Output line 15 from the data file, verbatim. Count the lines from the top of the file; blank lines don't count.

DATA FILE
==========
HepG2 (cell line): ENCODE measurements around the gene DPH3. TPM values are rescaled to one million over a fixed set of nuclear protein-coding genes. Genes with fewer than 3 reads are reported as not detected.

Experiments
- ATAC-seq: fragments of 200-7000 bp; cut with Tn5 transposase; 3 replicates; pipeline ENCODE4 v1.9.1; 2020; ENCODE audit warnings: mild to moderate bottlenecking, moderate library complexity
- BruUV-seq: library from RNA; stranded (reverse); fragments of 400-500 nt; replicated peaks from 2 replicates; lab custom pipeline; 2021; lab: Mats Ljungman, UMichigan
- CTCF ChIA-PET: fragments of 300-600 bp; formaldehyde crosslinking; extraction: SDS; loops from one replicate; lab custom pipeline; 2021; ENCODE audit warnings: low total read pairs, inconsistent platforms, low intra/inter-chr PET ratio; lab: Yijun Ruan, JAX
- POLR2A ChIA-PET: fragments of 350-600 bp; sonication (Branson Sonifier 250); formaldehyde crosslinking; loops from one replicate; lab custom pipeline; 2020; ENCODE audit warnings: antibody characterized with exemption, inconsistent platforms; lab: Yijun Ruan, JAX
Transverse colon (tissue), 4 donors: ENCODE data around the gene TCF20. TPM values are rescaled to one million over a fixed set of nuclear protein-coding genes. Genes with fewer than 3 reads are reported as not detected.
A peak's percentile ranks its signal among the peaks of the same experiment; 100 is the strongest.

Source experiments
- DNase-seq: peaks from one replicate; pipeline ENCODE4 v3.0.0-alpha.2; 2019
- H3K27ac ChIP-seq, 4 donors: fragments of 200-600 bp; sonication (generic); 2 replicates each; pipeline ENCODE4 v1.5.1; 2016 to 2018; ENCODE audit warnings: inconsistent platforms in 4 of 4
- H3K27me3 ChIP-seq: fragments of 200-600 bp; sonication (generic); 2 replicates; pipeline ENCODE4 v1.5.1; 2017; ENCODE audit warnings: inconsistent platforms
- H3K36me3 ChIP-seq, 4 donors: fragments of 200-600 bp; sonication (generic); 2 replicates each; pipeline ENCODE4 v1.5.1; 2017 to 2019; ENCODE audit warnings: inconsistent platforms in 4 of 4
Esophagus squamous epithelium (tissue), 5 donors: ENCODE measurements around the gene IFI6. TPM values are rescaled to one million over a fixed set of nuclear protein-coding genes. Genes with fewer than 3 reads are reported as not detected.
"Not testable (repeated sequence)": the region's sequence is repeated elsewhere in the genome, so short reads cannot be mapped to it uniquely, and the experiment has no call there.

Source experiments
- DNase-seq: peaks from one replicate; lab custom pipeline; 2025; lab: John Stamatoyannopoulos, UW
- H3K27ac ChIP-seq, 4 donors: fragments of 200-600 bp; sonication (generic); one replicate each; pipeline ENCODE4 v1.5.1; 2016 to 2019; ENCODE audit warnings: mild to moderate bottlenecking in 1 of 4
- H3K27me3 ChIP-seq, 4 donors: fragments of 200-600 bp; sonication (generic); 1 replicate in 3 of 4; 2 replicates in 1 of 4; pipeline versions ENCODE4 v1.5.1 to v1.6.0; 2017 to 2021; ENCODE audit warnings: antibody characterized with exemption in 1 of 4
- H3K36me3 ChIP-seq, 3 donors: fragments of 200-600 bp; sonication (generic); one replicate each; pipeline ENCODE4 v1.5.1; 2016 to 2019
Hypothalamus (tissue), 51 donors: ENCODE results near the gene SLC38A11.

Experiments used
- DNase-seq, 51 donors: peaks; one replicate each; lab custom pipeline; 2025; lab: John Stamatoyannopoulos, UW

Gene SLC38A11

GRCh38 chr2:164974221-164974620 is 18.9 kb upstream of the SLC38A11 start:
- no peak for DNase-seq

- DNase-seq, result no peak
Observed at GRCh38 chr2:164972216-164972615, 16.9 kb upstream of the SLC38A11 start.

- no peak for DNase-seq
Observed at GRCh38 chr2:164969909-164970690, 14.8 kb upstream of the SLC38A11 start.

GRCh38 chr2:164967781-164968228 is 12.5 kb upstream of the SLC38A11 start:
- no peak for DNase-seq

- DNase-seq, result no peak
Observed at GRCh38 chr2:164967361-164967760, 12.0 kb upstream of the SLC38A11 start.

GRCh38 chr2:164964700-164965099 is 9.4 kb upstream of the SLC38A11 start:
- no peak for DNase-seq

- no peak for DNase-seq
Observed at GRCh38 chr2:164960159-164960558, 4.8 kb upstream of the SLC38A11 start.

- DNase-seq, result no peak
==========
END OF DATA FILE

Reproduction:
"Not testable (repeated sequence)": the region's sequence is repeated elsewhere in the genome, so short reads cannot be mapped to it uniquely, and the experiment has no call there.